Unlike other sectors, the two big South Korean players are not competing on price. “Global companies are quite surprised that their market share in Korea is small compared to other markets,” comments Lee. “If you look at other industries, people say that Hyundai cars, for example, have a price advantage, but cosmetics is a different story: Brands like Sulhwasoo and Hera are priced the same as competing international brands.”

According to the European Chamber of Commerce in Korea (EUCCK), some trade barriers make certain product categories impossible to import. A 2009 EUCCK report notes: “Korea classifies some cosmetic items in EU (eg deodorants) as quasi-drug products. According to quasi-drug regulations, documentation requires as (sic) the level of pharmaceuticals. Therefore it is impossible to release various products.”

That said, the market is open to global producers; unlike, say, pharmaceuticals and autos which, foreign importers allege, are subject to numerous barriers. In cosmetics the strong local share is largely down to close understanding of local mores, making global brands trend followers in the country rather than trend-setters.

“Localisation is very important in the Korean market,” says the overseas executive. “We have developed products for Asia, and some just for Korea. For example, we have followed the locals into BB [blemish balm] creams, and we have signed endorsement contracts with local celebrities.”


In common with other Asian nations, demand for perfumes and make-up is low. Skin care is the dominant category, particularly with regard to moisturising and whitening products. However, South Korea’s skin care market has its own idiosyncrasies. The current trends are for BB creams (sparked by the surgery creams pioneered in Germany, which are currently hugely popular amongst Koreans as foundation) and organic and/or herbal ingredients.

There is considerable brand variety in South Korea. For example, Amorepacific offers ten lines, while L’Oréal offers 14 of its 33 global brands. South Korea’s most popular brand is Amorepacific’s Sulhwasoo. Launched in 1997, it is a premium skin care brand whose ingredients include ginseng, a herb that Amorepacific pioneered as a cosmetics ingredient 35 years ago. Sulhwasoo includes skin care foundation but no other make-up.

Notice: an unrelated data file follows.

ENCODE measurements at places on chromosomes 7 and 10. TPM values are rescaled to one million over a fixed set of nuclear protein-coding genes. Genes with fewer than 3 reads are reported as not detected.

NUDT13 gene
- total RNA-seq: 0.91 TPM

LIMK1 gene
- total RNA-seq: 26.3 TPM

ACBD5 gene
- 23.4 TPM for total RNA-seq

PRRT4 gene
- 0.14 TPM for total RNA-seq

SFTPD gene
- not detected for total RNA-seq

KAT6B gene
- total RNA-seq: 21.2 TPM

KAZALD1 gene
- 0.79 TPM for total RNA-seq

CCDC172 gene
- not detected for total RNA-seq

“Asians believe that clean, clear skin reflects beauty, rather than colourful make-up. Maybe the high penetration rate of high definition TV helps,” says Lee. “We use natural, organic and herbal medical ingredients, such as ginseng, green tea and bamboo extract for our skin care products. We always try to find something that differentiates.”

Other sub-categories are catching on. “UV protection is very strong, anti-ageing is very strong,” says the foreign company executive. “In the past, Korean men did not have a skin care routine. They rarely even used aftershave. Now they use skin care – toners, lotions, essence and even eye cream. Men’s products are soaring.”

Amorepacific, which offers men’s lines for most of its brands, including Sulhwasoo, Hera and Laneige, launched a hair loss shampoo last year and is working on a range of specialised functions. “We are trying to upgrade our brand with more functional products,” Lee adds. “This trend is hot in the market right now and will get bigger in coming years. The functional shampoo category is growing strongly.”


Distribution channels are varied. Amorepacific wins 78% of its sales via its 34,000 door to door sellers. Next, department stores take up 17%. After that come its own-branded Aritaum stores, and finally discount hypermarkets.

Aritaum is a newish venture, a franchise store that sells exclusively Amorepacific products. It originated with Hueplace, a franchise that sold various cosmetics, though Amorepacific was always the leading supplier. In 2008, Amorepacific started Aritaum and approximately 900 Hueplace stores converted. There are currently 1,030 Aritaums nationwide.

For companies lacking an army of door to door saleswomen, department stores, run by conglomerates like Hyundai and Lotte, continue to be the top channel. “Korea is a very easy market to enter due to the strong OEM sector but it is hard to sustain here unless you are able to build strong brand power,” says Lee.